The rangia clam is a quarter-sized bivalve that most of us have never heard of. Not consumed by humans, it is a vital element in the marine life of Galveston Bay, the first link in the food chain for the bay’s shrimp, crab, oysters and many varieties of fish.
But now, this tiny creature that usually thrives in the bay’s mixture of fresh and saline waters is dying in one northeast inlet of the bay near Baytown, causing alarm among scientists (“Clams’ deaths may reveal future of bay’s viability,” Page A1, Oct. 25). The scientists, conducting a two-year study for the National Wildlife Federation, are advising state regulators on the required amount of water flowing in from the Trinity River to protect the ecological viability of the bay’s ecosystem.
They are not yet sure why they are finding nothing but empty shells in this area, but they do know that the rangia clam cannot grow or reproduce if the water is too salty. So this is an important finding, because rangia clams are only found near sources of freshwater, and they cannot leave in search of better conditions if that estuary water becomes too salty. They consider the clam a bellwether for marine wildlife of the area, the equivalent of the canary in the coal mine.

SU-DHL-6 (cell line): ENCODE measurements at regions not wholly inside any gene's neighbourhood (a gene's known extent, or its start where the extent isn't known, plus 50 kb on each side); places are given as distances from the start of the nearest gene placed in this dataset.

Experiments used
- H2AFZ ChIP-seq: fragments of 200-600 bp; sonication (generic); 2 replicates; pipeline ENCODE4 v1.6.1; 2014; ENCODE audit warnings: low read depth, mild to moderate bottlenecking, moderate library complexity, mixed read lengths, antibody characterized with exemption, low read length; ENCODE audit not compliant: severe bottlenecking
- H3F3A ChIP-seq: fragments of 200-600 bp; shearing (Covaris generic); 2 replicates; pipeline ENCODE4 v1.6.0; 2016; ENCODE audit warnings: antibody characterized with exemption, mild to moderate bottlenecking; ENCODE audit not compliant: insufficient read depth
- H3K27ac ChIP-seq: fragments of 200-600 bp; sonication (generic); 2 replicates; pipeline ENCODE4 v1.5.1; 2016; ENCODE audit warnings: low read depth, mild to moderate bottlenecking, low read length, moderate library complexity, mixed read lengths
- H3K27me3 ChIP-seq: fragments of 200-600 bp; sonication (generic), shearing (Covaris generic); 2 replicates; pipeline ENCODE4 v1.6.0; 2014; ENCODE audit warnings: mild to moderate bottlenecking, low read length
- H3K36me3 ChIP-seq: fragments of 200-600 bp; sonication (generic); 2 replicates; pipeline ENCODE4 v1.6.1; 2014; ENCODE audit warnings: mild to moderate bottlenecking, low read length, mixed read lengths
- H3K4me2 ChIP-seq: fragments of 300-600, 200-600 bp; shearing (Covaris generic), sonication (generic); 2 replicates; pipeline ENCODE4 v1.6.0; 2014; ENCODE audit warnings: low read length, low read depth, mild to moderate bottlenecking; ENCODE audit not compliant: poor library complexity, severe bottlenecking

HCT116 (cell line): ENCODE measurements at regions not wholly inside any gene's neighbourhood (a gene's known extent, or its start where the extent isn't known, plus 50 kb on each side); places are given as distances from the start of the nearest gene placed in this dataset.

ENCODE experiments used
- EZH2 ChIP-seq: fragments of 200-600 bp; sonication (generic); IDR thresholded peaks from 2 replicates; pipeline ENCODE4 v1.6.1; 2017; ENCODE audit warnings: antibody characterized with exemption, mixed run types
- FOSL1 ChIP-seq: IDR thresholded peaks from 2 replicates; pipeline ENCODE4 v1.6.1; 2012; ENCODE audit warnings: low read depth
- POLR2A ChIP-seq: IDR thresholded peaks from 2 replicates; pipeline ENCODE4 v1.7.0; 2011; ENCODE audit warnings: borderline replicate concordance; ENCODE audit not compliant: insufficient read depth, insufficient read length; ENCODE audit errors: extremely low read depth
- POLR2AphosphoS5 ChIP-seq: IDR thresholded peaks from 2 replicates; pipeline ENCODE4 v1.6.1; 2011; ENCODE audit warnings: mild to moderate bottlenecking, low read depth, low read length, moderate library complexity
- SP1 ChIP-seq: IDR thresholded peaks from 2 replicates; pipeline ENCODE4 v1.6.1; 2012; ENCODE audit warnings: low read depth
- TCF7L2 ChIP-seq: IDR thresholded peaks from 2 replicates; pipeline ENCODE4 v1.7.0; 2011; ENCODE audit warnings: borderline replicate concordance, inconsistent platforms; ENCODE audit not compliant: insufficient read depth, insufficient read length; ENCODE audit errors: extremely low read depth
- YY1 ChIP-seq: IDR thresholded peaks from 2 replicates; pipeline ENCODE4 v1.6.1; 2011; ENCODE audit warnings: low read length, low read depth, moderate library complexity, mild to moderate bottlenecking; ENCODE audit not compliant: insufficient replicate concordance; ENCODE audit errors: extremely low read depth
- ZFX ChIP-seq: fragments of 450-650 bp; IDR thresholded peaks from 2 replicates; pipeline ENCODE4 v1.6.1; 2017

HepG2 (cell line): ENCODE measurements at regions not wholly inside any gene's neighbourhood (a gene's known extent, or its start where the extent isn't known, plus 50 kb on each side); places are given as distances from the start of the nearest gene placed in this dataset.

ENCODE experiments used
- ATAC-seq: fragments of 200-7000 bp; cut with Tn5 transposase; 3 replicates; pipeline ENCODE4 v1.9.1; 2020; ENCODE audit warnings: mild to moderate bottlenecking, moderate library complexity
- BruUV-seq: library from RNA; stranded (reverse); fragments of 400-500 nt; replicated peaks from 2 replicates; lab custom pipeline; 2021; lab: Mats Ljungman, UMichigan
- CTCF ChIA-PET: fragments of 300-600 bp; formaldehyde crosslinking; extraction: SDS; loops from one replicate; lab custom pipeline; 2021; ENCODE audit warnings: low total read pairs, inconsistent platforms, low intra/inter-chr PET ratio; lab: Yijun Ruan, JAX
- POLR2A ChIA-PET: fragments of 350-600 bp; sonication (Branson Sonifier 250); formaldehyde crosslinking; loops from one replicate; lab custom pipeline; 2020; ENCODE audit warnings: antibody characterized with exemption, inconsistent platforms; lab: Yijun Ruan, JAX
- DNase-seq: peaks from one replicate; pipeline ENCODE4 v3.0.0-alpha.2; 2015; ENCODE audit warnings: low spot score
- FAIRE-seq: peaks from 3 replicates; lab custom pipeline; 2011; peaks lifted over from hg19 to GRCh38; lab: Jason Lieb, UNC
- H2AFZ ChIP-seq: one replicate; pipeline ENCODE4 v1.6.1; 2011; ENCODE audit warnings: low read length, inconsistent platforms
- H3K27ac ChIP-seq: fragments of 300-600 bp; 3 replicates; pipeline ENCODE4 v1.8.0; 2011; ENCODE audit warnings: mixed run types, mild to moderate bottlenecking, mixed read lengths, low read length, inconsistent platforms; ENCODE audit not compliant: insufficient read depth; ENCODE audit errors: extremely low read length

The Trinity River, which supplies water to Houston and Dallas, is already overburdened, with all of its water serving industries, farmlands and growing city populations. In 2011, the state’s driest-ever, one-year period, all of the Trinity water flowing below the Dallas-Fort Worth area was treated wastewater.
While drought is always a factor in the state’s ecological wellbeing, environmentalists and other observers worry that with our economy and population on an upward track, even less fresh water will find its way to our bays and estuaries. And just how much fresh water is necessary for these areas to survive is difficult to assess. Tests are being run on shells and live samples of the rangia, with the hope that results will provide more insight into water flows and help frame future water policies.
So here’s to the rangia. Let’s wish it well in its new role as a scientific asset.